Non-U.S. data haven’t been released, but the composition of the CoP contrasts with how Americans will be represented in the WZO, after nearly 1800 candidates on 15 slates have been apportioned per the election rules.

Although there is no official threshold that must be met for inclusion (unlike “3.25%” in Knesset elections), any slate that did not receive at least 813 (123,629/152) votes will not receive at least one mandate. This seemingly eliminates two slates (totaling 1144), Israel Shelanu (769) and Ohavei Zion (375); this also probably yields the awarding of two delegates each to Shas Olami (2046) and Kol Yisrael (1752), plus one delegate each to Dorshei Torah V’Tziyon (1373), Herut Zionists (1157), Vision (1036), and Americans4Israel (857).

The larger remaining seven slates would then vie for the remaining 145 votes (152-7), derivative of the returns from those that didn’t make the cut (2) and minor slates (6); this would drop the “denominator” to 122,485 (123,629-1144).

They may be trisected by whether they are “Halakhic” (traditional) vs. “moderate” (Two-State Solution advocates) vs. “Progressive” (pro-Palestinian Arab). Those advocating Torah Values (totaling 60,166) include the Orthodox Israel Coalition - Mizrachi (21,698), Eretz Hakodesh (20,023), the ZOA Coalition (10,313), and the American Forum for Israel (8,132). The non-Orthodox include the Reform (31,500) and Conservative (14,666) Movements, with the possibility that some of the latter might join the “classical” bloc [vide infra]; Hatikvah (7,932) would probably channel the Soros-backed platform.

The electoral dichotomy between the CoP and the WZO is stark; whereas pro-Zionist delegates will comprise the majority of the latter, pro-Zionist organizations were vastly outvoted in the former.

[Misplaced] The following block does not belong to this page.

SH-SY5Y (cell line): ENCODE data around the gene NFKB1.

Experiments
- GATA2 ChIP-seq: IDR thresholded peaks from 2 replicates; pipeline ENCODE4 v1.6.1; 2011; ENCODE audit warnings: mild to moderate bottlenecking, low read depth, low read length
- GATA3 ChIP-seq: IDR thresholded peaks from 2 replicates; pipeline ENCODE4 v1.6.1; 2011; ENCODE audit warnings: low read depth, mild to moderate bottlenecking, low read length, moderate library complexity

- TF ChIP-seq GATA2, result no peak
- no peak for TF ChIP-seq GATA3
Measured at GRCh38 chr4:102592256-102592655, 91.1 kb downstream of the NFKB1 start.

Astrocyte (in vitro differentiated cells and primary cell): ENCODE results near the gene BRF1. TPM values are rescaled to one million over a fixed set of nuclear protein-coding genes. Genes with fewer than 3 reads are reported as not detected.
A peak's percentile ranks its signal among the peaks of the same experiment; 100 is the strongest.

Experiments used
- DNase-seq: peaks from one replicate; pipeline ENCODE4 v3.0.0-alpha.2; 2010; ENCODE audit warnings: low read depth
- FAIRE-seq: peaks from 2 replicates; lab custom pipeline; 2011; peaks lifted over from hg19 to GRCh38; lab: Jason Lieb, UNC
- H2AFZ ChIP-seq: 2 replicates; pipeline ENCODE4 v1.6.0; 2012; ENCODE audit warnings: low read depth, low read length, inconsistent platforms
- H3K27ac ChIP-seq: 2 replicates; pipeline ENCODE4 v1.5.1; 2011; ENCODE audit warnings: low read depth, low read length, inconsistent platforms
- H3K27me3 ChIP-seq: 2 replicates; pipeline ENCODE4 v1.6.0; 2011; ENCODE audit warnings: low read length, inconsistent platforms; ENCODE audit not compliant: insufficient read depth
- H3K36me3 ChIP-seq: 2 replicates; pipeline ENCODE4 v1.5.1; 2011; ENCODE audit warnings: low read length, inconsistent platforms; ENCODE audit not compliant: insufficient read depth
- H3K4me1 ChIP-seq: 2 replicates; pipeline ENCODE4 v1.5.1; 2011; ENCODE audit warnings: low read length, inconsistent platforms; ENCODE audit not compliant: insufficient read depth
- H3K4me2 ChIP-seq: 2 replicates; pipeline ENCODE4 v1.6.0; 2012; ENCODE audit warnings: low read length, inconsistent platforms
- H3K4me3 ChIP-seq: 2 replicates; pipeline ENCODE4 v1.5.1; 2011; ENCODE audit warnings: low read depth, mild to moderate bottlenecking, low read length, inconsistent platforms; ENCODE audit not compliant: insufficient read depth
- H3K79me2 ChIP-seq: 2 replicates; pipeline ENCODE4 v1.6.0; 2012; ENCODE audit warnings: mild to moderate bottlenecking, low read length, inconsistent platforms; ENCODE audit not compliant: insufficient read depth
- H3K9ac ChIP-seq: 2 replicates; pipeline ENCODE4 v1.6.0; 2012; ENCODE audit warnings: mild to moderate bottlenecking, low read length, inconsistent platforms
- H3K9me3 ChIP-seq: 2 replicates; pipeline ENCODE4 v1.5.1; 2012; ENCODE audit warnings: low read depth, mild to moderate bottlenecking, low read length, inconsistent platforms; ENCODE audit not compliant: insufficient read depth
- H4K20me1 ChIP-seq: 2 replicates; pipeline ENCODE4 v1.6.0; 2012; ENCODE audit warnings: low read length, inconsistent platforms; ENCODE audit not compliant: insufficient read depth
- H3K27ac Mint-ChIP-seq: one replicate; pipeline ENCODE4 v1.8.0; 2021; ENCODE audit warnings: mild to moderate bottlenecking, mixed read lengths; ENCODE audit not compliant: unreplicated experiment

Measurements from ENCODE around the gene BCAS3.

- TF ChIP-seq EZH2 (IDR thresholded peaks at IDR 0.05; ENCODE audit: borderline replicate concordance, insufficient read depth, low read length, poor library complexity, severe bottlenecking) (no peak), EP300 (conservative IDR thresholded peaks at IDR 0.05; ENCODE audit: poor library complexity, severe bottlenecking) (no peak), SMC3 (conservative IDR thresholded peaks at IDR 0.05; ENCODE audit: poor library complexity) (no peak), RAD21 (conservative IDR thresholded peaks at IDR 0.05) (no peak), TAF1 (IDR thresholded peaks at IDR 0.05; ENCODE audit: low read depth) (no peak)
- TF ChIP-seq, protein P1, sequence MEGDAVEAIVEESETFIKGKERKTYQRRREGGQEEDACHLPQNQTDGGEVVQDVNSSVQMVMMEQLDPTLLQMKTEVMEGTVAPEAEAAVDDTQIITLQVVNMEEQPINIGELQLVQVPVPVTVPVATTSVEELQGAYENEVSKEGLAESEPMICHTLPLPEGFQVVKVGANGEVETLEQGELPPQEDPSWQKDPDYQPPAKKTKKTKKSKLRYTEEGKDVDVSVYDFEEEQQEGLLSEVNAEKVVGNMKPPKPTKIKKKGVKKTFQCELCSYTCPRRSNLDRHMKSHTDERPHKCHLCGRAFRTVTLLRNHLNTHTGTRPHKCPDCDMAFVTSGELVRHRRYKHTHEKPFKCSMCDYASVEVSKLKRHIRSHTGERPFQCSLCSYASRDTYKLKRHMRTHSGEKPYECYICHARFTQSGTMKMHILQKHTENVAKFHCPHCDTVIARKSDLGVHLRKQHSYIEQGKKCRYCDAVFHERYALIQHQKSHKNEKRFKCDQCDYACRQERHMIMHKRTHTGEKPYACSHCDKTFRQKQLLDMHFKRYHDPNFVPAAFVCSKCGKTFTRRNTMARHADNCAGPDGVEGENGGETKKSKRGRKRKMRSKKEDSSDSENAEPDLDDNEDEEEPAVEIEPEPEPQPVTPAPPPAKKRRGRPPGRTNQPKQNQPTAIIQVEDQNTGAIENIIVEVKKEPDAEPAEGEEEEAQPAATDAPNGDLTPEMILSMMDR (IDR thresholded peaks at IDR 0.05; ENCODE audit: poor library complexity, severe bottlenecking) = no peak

Thus, the raw numbers suggest a virtual tie between Israeli Nationalists (60,166) and those who might be less adherent to such traditions (54,098); refinement will emerge after “The number of votes cast for each slate shall be divided by the election quota and the result, disregarding fractions, shall be the number of seats received by the list, prior to the distribution of remaining votes.”

A subcontext that could emerge when particular religious issues arise is whether individual delegates may be predisposed to challenge the “Datican.” (This is slang for the Israeli Religious Authority, meshing “Dat”—Hebrew for “Religion”—and what might be viewed as the ensconced Ministry.) It controls many civil affairs (aliyah, marriage license, holiday store closings, burial) and, illustrative of how complex this small country can be, is how availability of bus transport reflects this religious-secular rift.

The electoral dichotomy between the CoP and the WZO is stark; whereas pro-Zionist delegates will comprise the majority of the latter, pro-Zionist organizations were vastly outvoted in the former, 31-8 (with five abstentions and five no-shows).

The operational solution to these dilemmas is to hope Israelis and Americans apply mamlachtiut—placing one’s own interests aside for the greater good; this entails subordinating political and sectoral interests (or “Israel before everything,” to cite the election slogan of the Blue and White party).

For David Ben-Gurion, mamlachtiut captured tension between re-establishing the state of Israel as an orderly and delimited institutional project, and perceiving Eretz Yisrael as a means to engage in an exalted process of redemption.

If the WZO is to view applying this concept as an instrument through which to fulfill an infinite vision—to be “a state in the making”—the CoP must do likewise and adopt an impartial perspective when addressing the ZOA’s concerns.

The majority of American Jews, albeit under-represented by the number of dues-paying member organizations in the CoP, deserve no less.

Dr. Robert Sklaroff is a political/medical activist who voted for the ZOA Slate.